Can Asian Teen Narratives Get Beyond Tiger Parents and Rebellious Kids?

Book cover for Paula Yoo's "Good Enough"

By Sayantani DasGupta

I recently finished Paula Yoo’s charming Good Enough, a novel about a Korean American teen violinist whose life of SAT prep tests, HarvardYalePrinceton applications, All-State violin rehearsals, and Korean church youth group is disrupted by the arrival of a Cute Trumpet Guy in her life. Written in an endearing, witty voice and filled with hilarious lists like “Top Ten Koreans and Korean American who could kick [somebody’s] Butt” and “Top Ten Ways How Not to be a PKD (Perfect Korean Daughter)” as well as recipes for Korean Style Spam, the novel is smart, amusing, and ultimately endearing – speaking to an experience of immigrant daughter-hood not so dissimilar from my own Indian American upbringing.

Yet, I admit I was pretty leery when I picked up Yoo’s novel at first, worried that this would be yet another story about stereotypical Asian tiger parents a la Amy Chua’s controversial Battle Hymn of the Tiger Mother, which caused uproar (and yet, amazing book sales) in mainstream American and Asian American communities alike. This is not to say that the “Asian American child rebels against restrictive parents, finds ‘freedom’ through (forbidden) white love interest” isn’t a real narrative – but in some ways, it’s become the narrative expected of Asian American stories. Consider Sandra Oh’s film Double Happiness, in which her hard working Asian parents don’t understand their daughter’s wish to become an actress, or even the Asian male character Mike (known as ‘the other Asian’ hmmm) on Glee, whose “gift” of singing and dancing is being thwarted by his overbearing parents. Now, even if you can get beyond the all Asians are alike trope, isn’t anyone bored yet by bashing Asian immigrant parents for supposedly ‘anti-arts’ stances? Or *shriek*, recognizing that since Asian immigrants probably don’t have, say, trust funds, family businesses, or connections in the arts industry or other such leg-ups that non-immigrant families may give their children, perhaps they want to make sure their children have jobs with which to, say, pay their rent or buy groceries? And where did that Tina get off lecturing Mike’s dad so disrespectfully? Ok, I digress.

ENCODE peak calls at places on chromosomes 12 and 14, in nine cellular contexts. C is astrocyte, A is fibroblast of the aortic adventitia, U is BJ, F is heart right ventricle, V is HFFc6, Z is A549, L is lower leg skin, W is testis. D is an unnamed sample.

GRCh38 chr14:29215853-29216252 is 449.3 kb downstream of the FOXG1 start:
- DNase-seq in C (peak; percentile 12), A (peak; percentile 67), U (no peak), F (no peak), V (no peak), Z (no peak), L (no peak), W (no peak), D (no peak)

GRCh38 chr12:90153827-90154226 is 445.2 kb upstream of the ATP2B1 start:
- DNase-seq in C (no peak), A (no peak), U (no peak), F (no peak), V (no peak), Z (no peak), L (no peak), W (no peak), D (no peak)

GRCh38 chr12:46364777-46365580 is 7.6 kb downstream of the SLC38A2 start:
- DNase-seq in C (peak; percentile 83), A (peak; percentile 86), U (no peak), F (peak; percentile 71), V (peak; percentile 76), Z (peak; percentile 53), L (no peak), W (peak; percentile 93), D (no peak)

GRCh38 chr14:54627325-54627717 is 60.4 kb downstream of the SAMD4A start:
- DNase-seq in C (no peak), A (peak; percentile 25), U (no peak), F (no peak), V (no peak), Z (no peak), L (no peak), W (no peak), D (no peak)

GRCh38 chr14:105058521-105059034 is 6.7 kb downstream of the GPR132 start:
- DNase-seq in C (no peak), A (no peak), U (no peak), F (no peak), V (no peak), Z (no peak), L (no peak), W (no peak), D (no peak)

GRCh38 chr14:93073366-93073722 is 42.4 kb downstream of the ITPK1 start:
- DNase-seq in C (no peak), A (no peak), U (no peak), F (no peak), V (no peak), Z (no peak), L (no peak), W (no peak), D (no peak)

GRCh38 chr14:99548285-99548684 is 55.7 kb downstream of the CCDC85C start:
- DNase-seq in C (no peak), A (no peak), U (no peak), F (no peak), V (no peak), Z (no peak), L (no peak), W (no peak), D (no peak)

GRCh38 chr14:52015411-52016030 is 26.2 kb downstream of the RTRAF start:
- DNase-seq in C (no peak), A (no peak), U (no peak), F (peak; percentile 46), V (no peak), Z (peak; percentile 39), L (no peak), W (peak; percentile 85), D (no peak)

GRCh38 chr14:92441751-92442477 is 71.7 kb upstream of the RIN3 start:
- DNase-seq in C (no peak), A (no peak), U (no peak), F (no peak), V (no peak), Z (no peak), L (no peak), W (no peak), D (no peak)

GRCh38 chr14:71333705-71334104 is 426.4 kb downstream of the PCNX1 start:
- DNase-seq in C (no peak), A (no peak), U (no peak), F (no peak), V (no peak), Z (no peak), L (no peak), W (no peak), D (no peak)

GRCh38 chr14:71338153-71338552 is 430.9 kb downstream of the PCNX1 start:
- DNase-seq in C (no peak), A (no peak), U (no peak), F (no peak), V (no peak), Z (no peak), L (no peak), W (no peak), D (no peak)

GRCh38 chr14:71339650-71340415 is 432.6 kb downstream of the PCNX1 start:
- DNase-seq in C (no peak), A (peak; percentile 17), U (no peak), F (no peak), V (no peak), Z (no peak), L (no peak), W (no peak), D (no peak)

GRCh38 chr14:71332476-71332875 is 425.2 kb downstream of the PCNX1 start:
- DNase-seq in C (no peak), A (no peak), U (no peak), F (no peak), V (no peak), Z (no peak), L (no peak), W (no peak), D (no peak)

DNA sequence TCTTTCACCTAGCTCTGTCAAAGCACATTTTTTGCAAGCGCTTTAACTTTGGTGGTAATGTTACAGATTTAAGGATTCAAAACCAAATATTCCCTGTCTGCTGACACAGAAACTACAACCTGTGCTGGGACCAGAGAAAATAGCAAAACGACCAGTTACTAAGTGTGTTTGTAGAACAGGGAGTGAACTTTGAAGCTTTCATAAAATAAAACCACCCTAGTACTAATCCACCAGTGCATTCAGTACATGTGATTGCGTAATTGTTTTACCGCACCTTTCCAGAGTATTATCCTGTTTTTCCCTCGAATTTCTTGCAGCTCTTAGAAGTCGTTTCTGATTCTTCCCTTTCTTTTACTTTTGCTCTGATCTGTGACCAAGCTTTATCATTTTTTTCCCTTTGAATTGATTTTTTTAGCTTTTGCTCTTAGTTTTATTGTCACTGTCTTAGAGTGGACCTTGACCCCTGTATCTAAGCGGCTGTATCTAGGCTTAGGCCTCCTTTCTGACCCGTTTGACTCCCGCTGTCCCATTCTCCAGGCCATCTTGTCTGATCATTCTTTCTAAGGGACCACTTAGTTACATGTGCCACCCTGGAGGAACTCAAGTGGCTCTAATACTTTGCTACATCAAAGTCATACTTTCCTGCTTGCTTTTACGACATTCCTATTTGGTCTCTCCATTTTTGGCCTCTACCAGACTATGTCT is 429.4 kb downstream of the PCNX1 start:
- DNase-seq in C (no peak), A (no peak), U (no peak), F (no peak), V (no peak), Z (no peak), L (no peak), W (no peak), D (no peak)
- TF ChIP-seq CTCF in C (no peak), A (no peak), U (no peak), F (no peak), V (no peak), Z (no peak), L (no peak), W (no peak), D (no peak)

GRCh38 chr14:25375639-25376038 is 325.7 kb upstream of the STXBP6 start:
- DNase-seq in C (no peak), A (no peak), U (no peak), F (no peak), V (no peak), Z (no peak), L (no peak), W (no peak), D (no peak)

It is critical that there are spaces created to tell stories about immigrant communities – where we share our lives with one another and the world, and can finally see ourselves represented in literature, TV, and film. Yet, the problem of telling/publishing only one sort of narrative is that which Chimamanda Adichie has described – vis a vis African stories – as the danger of the singular story. About Asian American communities, our singular story has long been the ‘model minority myth’ represented by this TIME cover from the 80’s:

"Those Asian-American Whiz Kids" TIME, 1987

Good Enough is a lovely novel, which in many ways tells a familiar tale – of familial pressure and Asian immigrant expectations. But it also disrupts this singular cultural story in some lovely, subtle ways that I will leave you to read about yourself. As Paula Yoo herself says on her blog, regarding the above horrific photo (that I too remember from my teen years!):

I’m depressed that even in 2011, we are STILL experiencing this sort of ridiculous racial discrimination. The whole point of my novel GOOD ENOUGH was to poke fun at the Asian American “Model Minority Myth” … but also to use humor as a way of examining the more serious issues of discrimination. (Pictured above is an infamous TIME Magazine cover story on “Those Asian American Whiz Kids” that horrified me as a teenager back in the mid ’80s. Gah!)

All of which leave me to wonder – how do the stories ‘expected’ from Asian American storytellers influence the publishing industry?  How do we make sure that a diversity of stories get told?

Originally posted on Sayantani’s blog, Stories Are Good Medicine, on January 1, 2012. Crossposted with permission.

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5 thoughts on “Can Asian Teen Narratives Get Beyond Tiger Parents and Rebellious Kids?